Barcelona / Catalan Festivals / La Mercè

Catalan Festivals: La Mercè

La Mercè is a festival that takes place in late September all over Catalonia. It’s a pretty big event, and there’s tons of stuff to do. There are loads of free concerts, ranging from local orchestras to popular bands.

This year’s biggest pop concert was held in the Estrella beer factory and the headliner was Mando Diao. Other things to do include watch the castellers, go to wine-tastings, watch a parade of paper giants, see the fireworks/fountain spectacular at Montjuïc, and see a correfoc.

I wish I’d taken better advantage of it, but I was too exhausted from my insane work schedule/terrible job to go to many of the events. Oh well, there’s always next year! But the things I did make it to this year were really cool, and it was fun to see some of the Catalan traditions as they’re done today. Actually, I’ve been doing pretty well regarding Catalan traditions this week! Last night I went to a city-wide tapas competition – you go around to different bars who offer their signature tapa and a little beer for €2.40. Then you get a stamp on your voting ballot, and at the end of the night choose the best one. So much fun, and so cheap! Tonight I’m going to an F.C. Barcelona match, and tomorrow I’m going to a cava factory and Monserrat. Yay for Catalonia!

What to see at La Mercè:

The Castellers

One thing I made it to that I’ve been wanting to see for a while was the castellers (the castlers). This is a Catalan tradition of making human towers. It’s seriously amazing to see! They start with a base of strong guys, and build up, the people getting smaller and smaller as they go up. The people at the very top are actually kids! These towers are realllllly tall, so they wear helmets, but I’m pretty sure that’s not enough to really protect them if they fall. Also, Wikipedia kindly informed me that castell-ing is a “Masterpiece of the Oral and Intangible Heritage of Humanity” (fancy!). 

This is how they sold lottery tickets!

I was lucky to go this year, as the castellers broke a record for the tallest tower of a certain formation. Most of the time, one person stands on the shoulders of two people, but this time, it was one to one. Imagine being the bottom person – you would have a stack of five or six people on your shoulders! It’s a crazy but incredible tradition, and I mayyyy have a go if I stick around here long enough!

The Correfoc, the Firework-Fountain Show, and the Giant Parade
Ok, skip this one if you don’t like lots of people, fire, fireworks, scary costumes or loud noises. However, I love all of these things, so I love the correfoc! The word literally means “fire run”, and people dressed as devils and demons parade through the streets with torches and fireworks! I didn’t see the one at La Mercè, but I did see the one at the Festa Major de Gràcia. It’s fun to sit in a square and hear the bangs and happy shrieks of people coming close and then winding away again. Occaisionally you’ll see a giant raucous parade of sparklers, torches, and demons coming your way. I have yet to do the running with it part, but again – next time!The other firework-related activity to go do is the spectacular finale at Montjuïc, which involves a light, water, and fire show. This one gets pretty crowded, but looks amazing! I didn’t make it to this one either, unfortunately! I did, however, catch a glimpse of the parade of papier-mache giants that they do. I’m not sure what the Spanish deal is with giant paper dolls, but they do seem to have an awful lot of them. They’re good to see, and must take a lot of work to do.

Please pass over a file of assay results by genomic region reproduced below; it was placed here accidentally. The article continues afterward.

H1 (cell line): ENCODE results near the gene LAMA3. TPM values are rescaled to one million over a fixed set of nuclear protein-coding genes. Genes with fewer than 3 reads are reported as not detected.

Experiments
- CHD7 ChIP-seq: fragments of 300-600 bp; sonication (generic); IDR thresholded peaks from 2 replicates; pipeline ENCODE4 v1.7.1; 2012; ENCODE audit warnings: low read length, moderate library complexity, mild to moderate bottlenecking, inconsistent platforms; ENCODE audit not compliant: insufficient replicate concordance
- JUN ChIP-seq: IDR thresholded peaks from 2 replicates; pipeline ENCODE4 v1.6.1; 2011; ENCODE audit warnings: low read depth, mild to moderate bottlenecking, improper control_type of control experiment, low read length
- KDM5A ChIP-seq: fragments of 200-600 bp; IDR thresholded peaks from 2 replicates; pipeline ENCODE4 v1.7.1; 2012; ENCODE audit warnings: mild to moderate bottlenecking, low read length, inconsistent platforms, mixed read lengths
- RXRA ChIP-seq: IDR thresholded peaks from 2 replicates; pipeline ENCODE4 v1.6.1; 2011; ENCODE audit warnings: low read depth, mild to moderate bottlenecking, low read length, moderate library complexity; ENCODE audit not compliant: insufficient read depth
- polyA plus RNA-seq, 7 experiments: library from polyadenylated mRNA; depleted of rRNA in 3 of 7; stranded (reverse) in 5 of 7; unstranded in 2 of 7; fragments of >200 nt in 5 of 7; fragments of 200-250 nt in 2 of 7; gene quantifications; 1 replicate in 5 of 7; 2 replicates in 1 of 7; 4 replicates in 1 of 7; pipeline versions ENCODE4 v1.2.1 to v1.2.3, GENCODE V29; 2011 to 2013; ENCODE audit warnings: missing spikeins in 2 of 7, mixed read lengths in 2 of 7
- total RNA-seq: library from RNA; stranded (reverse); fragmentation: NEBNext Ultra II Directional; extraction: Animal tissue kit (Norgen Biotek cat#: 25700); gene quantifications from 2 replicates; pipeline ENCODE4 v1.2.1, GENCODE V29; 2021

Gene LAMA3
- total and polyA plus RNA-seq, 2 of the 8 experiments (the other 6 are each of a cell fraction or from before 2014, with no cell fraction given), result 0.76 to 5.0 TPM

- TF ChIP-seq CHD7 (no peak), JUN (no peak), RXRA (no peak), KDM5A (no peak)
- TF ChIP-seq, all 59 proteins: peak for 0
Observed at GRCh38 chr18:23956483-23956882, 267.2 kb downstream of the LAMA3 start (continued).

The Concerts and Markets

There are stages all over the city, and there’s tons of great music to see. Just make sure to get there early! The festival features all kinds of music, so I’m pretty sure the phrase “something for everyone” is actually true here. There are also lots of great local markets to check out, and I had a great time just wandering around and seeing what I came across. Every corner and square has something really cool to discover during these festivals. 

Ok, so here’s some practical information about the festival

Where: All over the city! There’s a lot of stuff in the Gothic Quarter. 
When: Late September, all day and night
How to get there: Use the Metro, and start at the Cathedral
What to bring: Strong elbows, for pushing your way through the crowds to get a view!
How much does it cost: Again, it’s FREE!

I’m hoping next year I’ll make it to all the fabulous events that the festival has to offer. I was really bummed to miss so much of it, but thank goodness my work situation has changed, so I hopefully won’t be missing future fun events! 
Everyone loves La Mercè! There were TONS of people. 




3 thoughts on “Catalan Festivals: La Mercè

  1. Pingback: Catalan Festivals: Festa Major de Gràcia « ¡Hola Yessica!

  2. Pingback: Sevilla’s Feria de Abril: Not What I Expected (Part 2) « ¡Hola Yessica!

  3. Pingback: Barcelona’s Best Summer Party – Festa Major de Gràcia « ¡Hola Yessica!

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